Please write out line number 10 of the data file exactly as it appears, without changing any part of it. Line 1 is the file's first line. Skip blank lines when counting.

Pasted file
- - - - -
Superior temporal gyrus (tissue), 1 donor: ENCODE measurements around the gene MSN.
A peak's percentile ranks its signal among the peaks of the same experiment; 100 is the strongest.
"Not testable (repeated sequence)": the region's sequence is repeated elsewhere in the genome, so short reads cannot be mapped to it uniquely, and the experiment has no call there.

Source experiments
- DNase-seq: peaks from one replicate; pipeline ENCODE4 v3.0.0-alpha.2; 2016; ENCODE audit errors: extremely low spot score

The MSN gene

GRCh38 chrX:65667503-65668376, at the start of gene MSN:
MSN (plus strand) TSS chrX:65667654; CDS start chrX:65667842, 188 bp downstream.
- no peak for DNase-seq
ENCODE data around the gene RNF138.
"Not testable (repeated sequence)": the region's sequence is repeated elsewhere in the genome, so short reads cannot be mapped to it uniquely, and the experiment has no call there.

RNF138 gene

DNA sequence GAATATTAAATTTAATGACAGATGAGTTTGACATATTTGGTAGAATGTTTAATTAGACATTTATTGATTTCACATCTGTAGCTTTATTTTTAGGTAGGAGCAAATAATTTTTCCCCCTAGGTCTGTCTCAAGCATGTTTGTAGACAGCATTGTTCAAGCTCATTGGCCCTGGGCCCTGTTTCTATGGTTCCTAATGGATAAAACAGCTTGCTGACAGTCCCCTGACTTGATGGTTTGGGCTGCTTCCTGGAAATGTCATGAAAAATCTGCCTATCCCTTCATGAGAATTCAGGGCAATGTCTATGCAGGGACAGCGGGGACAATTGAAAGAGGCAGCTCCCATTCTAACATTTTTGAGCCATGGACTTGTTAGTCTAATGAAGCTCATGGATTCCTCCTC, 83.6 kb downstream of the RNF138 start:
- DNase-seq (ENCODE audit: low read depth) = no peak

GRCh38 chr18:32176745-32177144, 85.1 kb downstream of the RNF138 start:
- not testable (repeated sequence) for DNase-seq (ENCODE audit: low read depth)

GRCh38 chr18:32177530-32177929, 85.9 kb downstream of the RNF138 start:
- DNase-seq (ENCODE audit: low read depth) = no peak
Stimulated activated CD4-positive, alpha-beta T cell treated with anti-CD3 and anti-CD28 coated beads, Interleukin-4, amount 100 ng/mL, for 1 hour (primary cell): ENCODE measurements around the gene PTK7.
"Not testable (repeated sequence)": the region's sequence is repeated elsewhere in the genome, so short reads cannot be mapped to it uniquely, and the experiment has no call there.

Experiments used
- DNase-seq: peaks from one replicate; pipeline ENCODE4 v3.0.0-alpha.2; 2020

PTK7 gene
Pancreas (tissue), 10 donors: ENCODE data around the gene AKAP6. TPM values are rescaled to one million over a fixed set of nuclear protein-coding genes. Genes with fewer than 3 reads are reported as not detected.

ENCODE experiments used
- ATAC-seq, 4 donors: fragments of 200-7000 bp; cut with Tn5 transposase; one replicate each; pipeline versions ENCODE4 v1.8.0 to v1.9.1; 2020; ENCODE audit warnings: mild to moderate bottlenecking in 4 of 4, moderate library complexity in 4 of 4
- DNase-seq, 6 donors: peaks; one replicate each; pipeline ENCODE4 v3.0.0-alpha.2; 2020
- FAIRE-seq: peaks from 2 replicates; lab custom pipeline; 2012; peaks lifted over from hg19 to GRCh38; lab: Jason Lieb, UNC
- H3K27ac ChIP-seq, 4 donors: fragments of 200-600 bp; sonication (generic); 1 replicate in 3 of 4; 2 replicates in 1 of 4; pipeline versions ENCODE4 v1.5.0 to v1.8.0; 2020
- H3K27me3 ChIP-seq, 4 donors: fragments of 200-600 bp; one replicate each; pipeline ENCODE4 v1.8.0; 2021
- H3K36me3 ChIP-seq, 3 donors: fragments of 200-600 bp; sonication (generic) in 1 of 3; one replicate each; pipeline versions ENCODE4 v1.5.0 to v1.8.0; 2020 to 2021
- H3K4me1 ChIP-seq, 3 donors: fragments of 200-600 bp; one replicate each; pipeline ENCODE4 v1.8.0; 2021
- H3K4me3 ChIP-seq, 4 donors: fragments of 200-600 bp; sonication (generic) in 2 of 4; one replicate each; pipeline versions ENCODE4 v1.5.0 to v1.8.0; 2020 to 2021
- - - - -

ENCODE data around the gene RNF138.